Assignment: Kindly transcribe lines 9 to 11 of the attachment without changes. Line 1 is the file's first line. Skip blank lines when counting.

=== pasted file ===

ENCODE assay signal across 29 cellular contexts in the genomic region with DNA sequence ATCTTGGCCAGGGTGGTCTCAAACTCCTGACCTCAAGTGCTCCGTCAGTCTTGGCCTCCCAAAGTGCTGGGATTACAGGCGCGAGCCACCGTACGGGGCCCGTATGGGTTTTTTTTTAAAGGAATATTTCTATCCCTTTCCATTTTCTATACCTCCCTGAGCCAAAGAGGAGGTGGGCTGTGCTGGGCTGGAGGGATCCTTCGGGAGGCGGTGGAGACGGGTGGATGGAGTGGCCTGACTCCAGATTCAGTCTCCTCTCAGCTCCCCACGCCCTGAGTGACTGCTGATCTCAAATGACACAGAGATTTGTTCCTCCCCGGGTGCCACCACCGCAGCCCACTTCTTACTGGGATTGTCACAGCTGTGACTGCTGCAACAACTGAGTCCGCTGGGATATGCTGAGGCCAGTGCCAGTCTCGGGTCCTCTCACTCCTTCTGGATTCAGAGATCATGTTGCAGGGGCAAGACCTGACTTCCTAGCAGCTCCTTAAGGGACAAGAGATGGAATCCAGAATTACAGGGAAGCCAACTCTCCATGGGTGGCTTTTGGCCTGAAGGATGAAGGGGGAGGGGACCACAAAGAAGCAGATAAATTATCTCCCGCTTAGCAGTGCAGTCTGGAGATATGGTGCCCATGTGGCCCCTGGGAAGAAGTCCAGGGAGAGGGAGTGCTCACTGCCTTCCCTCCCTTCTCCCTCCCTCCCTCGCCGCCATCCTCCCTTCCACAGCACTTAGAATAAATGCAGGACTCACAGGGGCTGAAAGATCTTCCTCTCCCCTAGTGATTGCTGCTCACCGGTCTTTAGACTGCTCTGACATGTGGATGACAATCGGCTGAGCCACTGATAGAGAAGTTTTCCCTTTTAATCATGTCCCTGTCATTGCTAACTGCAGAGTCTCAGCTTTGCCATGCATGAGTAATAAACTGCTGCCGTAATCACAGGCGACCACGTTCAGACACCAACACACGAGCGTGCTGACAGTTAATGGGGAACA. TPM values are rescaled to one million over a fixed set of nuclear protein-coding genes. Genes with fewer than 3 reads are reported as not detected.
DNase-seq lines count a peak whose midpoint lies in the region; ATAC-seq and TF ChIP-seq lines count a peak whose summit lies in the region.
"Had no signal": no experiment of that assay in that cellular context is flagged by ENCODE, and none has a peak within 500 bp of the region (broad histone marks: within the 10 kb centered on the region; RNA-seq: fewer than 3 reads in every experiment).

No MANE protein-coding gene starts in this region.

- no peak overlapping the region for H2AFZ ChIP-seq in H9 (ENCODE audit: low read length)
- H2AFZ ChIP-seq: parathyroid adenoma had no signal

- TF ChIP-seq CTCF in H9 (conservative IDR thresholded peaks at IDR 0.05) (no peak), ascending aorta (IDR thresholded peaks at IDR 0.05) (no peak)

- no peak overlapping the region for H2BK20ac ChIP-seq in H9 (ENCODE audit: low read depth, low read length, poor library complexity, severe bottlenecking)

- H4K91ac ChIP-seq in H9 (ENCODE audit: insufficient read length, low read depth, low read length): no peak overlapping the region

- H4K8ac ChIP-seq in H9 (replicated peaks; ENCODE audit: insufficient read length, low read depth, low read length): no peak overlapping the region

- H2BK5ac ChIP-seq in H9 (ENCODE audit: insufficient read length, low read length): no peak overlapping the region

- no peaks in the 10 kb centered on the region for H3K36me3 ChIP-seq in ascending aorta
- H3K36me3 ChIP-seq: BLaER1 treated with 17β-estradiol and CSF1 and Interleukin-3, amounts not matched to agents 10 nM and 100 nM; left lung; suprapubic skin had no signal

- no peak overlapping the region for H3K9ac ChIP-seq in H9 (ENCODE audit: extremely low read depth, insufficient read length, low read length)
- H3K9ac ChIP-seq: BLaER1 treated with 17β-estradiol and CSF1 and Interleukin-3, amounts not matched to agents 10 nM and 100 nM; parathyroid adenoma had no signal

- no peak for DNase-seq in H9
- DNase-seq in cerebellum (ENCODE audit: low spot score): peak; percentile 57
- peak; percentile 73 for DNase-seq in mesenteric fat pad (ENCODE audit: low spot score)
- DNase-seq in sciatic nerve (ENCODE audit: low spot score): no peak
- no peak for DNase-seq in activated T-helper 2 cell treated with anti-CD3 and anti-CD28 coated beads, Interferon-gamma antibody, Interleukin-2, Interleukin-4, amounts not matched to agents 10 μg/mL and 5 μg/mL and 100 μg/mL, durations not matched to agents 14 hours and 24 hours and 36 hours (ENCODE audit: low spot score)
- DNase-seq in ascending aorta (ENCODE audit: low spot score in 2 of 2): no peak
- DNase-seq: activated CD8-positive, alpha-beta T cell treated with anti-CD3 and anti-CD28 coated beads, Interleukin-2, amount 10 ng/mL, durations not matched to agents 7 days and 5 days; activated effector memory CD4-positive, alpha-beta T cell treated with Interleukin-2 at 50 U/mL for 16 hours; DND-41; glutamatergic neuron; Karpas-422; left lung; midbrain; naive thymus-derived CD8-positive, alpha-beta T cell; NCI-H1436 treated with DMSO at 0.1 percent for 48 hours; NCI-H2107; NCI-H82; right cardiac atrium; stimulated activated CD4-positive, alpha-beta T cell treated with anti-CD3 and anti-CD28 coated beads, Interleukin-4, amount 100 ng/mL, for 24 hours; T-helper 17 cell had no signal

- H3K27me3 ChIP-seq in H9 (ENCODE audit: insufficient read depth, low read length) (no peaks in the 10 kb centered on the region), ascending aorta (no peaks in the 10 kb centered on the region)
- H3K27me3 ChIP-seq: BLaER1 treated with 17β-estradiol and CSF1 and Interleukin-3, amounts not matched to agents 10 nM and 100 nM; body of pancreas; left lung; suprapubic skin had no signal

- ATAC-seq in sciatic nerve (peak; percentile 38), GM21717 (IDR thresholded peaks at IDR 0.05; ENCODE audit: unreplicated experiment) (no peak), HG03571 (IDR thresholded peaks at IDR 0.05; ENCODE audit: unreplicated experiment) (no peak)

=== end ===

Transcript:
- H4K91ac ChIP-seq in H9 (ENCODE audit: insufficient read length, low read depth, low read length): no peak overlapping the region

- H4K8ac ChIP-seq in H9 (replicated peaks; ENCODE audit: insufficient read length, low read depth, low read length): no peak overlapping the region

- H2BK5ac ChIP-seq in H9 (ENCODE audit: insufficient read length, low read length): no peak overlapping the region